By Will Lee
Macau Aviation Industry Facing Severe Turbulence During Pandemic
According to Macau’s local media, Air China, the parent company of Air Macau, revealed Air Macau suffered a loss of $67.4 million in the first half of the year. The Macau-based carrier recorded a profit of $10.4 million in the same time last year. Earlier, Air China reported a loss of $1.38 billion as well.
As a result of the coronavirus, Air Macau revealed it served 372,800 passengers in the first half of the year with an annual decrease of nearly 80%. However, most of the passengers travelled in the first quarter of the year, and there were only 1,900 travelers in the second quarter of the year as a result of the COVID-19 pandemic.
According to the local media, Air Macau has carried out measures to cut costs; airline staff, for example, had a seven-day salary reduction. Air Macau owns a fleet of 22 aircraft and provides regional services throughout Asia, such as to China, Japan and South Korea.
In the meantime, Macau International Airport is also facing troubles. In 2019, the airport experienced its most successful year with a 9.6 million passenger volume. According to the airport, while passenger volume until June was 940,000, only three digits of passenger volume were recorded since April. The figure showed 929 passengers were recorded in May. The number of passengers in June rebounded, but the upward trend hasn’t been maintained. In July, the volume of flight movement was deceased by 11.7 percent compared to June. In the first seven months, flight movements dropped by 77.5% year-over-year.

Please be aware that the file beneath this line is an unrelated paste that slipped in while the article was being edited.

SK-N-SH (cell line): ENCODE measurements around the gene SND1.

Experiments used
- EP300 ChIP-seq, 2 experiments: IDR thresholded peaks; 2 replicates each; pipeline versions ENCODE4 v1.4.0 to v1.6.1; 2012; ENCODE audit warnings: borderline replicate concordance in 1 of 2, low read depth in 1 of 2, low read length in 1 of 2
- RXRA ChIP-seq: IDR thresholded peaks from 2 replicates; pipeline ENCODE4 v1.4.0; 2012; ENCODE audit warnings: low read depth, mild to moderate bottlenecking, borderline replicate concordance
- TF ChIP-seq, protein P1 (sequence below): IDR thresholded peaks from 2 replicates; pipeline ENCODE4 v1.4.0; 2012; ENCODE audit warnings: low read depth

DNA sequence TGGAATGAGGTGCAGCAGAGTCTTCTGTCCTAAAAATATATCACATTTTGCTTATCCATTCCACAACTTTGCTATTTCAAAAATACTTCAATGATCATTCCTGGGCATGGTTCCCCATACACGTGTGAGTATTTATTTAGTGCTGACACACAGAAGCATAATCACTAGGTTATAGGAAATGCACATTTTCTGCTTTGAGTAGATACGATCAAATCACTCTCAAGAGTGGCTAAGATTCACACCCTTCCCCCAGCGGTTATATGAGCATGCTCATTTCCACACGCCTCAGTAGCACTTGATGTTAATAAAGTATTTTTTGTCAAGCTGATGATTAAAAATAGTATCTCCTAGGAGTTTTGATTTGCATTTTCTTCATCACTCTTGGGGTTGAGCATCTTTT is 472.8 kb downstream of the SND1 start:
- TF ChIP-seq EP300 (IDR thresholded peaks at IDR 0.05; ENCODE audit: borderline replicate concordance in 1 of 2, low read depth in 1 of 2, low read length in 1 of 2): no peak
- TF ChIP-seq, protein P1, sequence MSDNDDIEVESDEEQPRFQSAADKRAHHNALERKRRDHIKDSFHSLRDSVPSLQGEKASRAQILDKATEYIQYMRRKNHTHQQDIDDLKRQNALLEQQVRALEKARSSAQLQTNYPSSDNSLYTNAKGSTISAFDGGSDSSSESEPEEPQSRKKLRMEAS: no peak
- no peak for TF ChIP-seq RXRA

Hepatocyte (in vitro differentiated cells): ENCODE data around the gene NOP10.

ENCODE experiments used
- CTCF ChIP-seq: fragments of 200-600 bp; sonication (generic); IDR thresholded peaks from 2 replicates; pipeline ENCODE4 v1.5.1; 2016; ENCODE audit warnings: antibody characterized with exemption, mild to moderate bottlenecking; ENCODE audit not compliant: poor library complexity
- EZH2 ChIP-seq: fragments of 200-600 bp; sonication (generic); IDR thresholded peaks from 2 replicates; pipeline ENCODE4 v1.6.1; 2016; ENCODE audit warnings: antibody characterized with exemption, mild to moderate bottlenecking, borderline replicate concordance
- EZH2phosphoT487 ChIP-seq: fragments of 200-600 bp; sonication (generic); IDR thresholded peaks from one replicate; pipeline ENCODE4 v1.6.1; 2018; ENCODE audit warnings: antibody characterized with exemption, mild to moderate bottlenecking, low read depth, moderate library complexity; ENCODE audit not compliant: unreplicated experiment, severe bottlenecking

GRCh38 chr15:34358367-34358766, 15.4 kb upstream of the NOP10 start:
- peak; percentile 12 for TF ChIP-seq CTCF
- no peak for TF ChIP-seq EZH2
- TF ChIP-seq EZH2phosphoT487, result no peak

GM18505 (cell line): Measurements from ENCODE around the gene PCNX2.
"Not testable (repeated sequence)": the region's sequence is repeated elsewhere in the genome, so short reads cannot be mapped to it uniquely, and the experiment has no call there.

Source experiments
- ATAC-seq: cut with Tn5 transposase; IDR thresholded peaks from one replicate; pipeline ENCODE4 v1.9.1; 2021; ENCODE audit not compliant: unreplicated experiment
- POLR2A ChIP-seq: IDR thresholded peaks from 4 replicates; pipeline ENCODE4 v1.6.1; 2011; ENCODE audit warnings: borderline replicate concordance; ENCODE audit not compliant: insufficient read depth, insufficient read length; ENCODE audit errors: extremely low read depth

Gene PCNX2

Macau Airport was found in 1995. The airport celebrates its Silver Jubilee and has considered building its second terminal; the brand new terminal is expected to handle 2 million passengers annually in the future. The airport served 34 airlines and 59 cities across the Asia before the pandemic.
Coronavirus cases in Macau remained extremely low with only 46 cases in the former Portuguese colony, but global travel restrictions resulted in a huge impact on the city as the number of tourists has dropped 99% in the second quarter. The travel industry is a lifeline for the city as Macau is a favorite hotspot for South East Asian tourists, such as those from Japan, Mainland China and Hong Kong.
Macau’s government is currently cooperating with Chinese conglomerates, such as Alibaba, Tencent and Air Macau, to roll out a $50 million program to bolster the travel industry and economy. The new program is expected to entice more mainland Chinese to visit the “Las Vegas of the East.”